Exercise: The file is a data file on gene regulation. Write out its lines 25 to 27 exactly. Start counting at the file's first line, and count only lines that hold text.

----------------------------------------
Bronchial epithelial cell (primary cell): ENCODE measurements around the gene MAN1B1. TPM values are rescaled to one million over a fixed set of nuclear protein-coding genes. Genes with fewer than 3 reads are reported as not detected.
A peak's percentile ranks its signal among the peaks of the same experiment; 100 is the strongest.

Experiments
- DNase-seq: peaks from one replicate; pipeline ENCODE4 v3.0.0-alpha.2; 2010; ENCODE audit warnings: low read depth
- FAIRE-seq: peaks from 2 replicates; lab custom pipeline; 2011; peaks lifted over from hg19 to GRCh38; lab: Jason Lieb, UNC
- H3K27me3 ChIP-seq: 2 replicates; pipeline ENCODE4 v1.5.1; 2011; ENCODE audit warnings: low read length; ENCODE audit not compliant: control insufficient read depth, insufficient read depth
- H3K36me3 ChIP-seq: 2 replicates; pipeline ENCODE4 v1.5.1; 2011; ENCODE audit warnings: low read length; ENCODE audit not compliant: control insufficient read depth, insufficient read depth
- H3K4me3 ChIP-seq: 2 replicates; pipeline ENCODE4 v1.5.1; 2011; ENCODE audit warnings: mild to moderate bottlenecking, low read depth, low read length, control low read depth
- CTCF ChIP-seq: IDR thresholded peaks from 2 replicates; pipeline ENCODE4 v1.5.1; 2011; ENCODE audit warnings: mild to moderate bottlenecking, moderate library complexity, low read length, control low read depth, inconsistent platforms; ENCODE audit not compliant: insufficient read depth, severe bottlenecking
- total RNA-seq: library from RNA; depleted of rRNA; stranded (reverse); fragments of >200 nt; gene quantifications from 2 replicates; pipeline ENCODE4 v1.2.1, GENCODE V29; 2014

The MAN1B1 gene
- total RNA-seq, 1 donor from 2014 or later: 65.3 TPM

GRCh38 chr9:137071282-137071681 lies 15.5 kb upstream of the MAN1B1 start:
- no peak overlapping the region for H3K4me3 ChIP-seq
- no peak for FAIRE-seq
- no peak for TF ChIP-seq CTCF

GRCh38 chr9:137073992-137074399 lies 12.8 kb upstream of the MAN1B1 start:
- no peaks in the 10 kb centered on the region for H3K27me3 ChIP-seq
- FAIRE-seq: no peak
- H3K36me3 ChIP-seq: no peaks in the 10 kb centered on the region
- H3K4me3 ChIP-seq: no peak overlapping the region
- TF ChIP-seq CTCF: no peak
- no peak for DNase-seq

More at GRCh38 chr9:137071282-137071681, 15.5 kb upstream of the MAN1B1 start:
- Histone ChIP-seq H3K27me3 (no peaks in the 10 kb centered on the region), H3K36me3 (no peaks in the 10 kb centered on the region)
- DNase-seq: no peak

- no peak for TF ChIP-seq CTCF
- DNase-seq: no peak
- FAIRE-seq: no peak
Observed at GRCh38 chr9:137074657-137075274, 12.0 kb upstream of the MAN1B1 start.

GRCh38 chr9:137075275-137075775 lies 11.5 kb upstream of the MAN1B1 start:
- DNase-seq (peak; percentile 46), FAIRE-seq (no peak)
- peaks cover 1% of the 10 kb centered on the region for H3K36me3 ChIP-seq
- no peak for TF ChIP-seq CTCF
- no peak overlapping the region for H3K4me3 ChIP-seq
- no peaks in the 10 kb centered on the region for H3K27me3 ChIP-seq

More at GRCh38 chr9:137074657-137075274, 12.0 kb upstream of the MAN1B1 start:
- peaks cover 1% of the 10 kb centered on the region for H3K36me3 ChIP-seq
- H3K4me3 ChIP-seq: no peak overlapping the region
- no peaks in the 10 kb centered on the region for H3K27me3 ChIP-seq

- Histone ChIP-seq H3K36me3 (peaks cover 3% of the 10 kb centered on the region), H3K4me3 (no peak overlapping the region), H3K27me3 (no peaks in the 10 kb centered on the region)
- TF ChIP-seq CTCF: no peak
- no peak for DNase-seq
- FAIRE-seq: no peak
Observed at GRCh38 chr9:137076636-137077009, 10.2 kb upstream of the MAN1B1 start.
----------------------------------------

- Histone ChIP-seq H3K27me3 (no peaks in the 10 kb centered on the region), H3K36me3 (no peaks in the 10 kb centered on the region)
- DNase-seq: no peak

- no peak for TF ChIP-seq CTCF